Problems with the jurisdictional approach
In larger jurisdictions such as Sabah, Malaysia, it has proved more challenging to use planning policy to introduce sustainable land-use practices. Sabah’s jurisdictional approach is centred around a target of achieving 100% RSPO certification for palm oil by 2025. Key to achieving this goal is providing small-scale farmers with the legal ownership of their land and providing the funding support needed to get RSPO certification.
Yet, as of 2021, only 26% of palm oil produced in the state was RSPO certified, with most progress limited to a handful of districts. This is partly because Sabah is a region with a complex history of land conflicts leading to challenges in processing land ownership applications.
Sabah’s challenges with land conflicts mean that much of the palm oil produced in the state continues to be associated with human rights abuses. Across Sabah palm oil plantations have been planted on Indigenous territories without consent. Yet, the jurisdictional approach here lacks any clear process for addressing the effects of deforestation on indigenous people’s territorial rights. Without the political will to tackle them, jurisdictional approaches can allow the human rights abuses associated with deforestation to continue.
The challenges faced by Sabah also highlight a common issue with jurisdictional approaches. They need extensive funding and time from those involved. For example, engaging with smallholders or consulting on forest conservation plans across large areas can be time-consuming and costly. Mike Senior, from Proforest, says without the necessary commitment of funding, time and expertise, jurisdictional approaches can become a collection of projects rather than a cohesive programme to establish sustainable land use across a whole region.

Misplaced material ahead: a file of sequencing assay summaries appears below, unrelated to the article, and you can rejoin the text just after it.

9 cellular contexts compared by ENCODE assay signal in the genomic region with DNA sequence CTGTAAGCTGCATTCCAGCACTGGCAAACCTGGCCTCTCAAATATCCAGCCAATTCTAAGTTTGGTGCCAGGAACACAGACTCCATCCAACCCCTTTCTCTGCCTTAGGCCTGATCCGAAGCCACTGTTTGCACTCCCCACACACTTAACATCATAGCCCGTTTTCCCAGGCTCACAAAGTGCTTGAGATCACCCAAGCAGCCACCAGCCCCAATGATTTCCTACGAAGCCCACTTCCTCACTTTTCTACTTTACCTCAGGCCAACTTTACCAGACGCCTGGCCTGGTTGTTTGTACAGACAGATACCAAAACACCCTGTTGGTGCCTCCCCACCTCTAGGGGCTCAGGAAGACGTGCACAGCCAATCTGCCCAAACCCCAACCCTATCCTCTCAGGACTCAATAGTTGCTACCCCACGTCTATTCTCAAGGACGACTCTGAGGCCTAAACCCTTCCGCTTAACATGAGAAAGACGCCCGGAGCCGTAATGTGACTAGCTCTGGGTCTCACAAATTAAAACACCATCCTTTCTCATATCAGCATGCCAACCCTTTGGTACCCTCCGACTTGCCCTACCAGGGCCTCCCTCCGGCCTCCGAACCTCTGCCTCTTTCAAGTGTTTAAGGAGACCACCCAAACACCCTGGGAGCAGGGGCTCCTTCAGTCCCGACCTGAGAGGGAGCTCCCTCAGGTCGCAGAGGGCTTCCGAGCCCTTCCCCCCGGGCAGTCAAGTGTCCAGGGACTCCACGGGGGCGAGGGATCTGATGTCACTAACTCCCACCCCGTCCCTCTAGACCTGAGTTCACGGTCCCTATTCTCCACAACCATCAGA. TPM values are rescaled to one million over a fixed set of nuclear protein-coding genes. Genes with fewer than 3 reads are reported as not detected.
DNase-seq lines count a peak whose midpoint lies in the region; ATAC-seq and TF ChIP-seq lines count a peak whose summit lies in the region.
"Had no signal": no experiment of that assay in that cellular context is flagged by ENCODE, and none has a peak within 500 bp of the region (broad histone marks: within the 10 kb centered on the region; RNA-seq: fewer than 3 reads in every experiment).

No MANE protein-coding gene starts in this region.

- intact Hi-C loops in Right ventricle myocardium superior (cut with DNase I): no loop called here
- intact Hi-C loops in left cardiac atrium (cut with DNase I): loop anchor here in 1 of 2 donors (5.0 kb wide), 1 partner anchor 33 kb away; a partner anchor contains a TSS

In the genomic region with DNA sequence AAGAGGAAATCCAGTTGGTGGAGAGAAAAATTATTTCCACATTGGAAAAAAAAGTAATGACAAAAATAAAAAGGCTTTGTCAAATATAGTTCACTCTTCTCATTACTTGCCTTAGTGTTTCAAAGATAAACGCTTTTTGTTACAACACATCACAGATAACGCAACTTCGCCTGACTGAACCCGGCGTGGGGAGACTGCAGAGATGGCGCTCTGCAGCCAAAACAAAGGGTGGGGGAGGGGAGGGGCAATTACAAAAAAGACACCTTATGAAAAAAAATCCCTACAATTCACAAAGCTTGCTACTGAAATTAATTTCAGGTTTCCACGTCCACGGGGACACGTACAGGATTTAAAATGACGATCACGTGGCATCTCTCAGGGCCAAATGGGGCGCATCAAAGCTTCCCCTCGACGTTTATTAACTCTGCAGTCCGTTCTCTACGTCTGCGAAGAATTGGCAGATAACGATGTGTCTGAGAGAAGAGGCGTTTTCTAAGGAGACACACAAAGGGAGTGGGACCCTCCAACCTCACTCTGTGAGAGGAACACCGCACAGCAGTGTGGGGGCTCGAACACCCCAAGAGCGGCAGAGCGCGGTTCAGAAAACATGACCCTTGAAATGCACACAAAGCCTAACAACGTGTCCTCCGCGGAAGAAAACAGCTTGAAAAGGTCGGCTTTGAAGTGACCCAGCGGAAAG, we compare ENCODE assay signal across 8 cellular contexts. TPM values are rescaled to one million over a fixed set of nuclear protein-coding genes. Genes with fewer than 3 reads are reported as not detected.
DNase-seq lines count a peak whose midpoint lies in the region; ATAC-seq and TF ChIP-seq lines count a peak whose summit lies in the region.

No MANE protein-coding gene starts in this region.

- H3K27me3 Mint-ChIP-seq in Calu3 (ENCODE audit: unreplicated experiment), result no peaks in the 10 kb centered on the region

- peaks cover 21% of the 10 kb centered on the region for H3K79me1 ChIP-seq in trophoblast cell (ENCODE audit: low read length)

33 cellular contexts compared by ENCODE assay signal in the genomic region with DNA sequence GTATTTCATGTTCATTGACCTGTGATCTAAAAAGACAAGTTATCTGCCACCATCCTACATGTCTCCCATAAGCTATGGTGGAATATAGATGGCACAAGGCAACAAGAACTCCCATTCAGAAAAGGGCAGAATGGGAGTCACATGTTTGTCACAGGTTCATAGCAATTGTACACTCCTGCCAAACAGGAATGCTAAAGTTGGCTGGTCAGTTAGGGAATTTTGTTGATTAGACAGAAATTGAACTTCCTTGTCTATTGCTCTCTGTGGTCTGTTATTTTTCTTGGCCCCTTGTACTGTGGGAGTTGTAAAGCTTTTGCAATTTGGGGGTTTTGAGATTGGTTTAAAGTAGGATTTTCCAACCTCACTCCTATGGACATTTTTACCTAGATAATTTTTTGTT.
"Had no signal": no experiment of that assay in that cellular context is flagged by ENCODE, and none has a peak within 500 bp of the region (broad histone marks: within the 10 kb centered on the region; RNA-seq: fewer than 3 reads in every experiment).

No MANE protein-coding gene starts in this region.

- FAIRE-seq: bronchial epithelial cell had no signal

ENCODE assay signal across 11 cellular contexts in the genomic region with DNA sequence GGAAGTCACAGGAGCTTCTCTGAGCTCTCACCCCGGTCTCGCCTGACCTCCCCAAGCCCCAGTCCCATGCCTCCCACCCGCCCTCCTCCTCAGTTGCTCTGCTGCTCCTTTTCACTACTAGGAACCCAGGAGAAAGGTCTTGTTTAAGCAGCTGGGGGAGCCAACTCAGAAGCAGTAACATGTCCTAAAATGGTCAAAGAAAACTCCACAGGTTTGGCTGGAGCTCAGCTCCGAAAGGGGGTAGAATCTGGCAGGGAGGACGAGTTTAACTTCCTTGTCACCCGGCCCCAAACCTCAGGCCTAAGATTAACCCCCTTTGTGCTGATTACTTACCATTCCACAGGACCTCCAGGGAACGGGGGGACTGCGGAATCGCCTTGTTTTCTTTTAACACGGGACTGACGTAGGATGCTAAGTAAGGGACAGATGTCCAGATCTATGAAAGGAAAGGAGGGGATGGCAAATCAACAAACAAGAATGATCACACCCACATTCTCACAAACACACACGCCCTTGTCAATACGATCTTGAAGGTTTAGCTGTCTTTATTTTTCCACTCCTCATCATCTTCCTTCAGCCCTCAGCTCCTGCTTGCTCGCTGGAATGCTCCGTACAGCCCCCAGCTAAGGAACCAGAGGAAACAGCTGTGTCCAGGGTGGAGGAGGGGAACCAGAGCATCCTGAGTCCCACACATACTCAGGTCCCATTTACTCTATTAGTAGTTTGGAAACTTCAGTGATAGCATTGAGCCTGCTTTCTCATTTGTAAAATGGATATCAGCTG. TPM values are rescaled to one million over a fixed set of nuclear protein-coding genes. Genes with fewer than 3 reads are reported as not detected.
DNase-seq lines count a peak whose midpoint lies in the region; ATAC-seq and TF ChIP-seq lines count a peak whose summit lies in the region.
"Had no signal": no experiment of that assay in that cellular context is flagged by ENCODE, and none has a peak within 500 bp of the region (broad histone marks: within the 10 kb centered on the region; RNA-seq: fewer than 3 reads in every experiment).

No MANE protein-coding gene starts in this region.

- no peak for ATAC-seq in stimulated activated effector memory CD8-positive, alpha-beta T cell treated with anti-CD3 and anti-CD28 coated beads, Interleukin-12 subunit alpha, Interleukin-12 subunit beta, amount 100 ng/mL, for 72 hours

There is also a risk that more sustainable practices in one area drive less sustainable companies elsewhere. As Forest 500 shows, companies vary widely in their willingness to engage with efforts to address deforestation. Companies who want to continue clearing forest to expand their operations may simply relocate to jurisdictions without sustainable land use initiatives, creating “leakage”. This can undermine the role jurisdictional approaches play in tackling deforestation on a global scale.
How to unlock the potential of jurisdictional approaches
Jurisdictional approaches could play a key role in helping companies tackle deforestation throughout their sourcing regions, not just in their own supply chains. However, the challenges involved mean companies need to be prepared to invest time and resources in helping drive jurisdictional approaches forward. Companies can seek practical guidance on the different ways they can engage with jurisdictional approaches through the Jurisdictional Approaches resourcing hub, hosted by the Tropical Forest Alliance.
It is too soon to say that jurisdictional approaches have established a guaranteed recipe for success, but they have shown some potential. Accountable governance structures with independent oversight, alignment of the different actors over the approach’s goals and secure access to funding are likely to be key. Nevertheless, realising the potential of jurisdictional approaches requires significant commitment and political will from all parties, which can be hard to guarantee.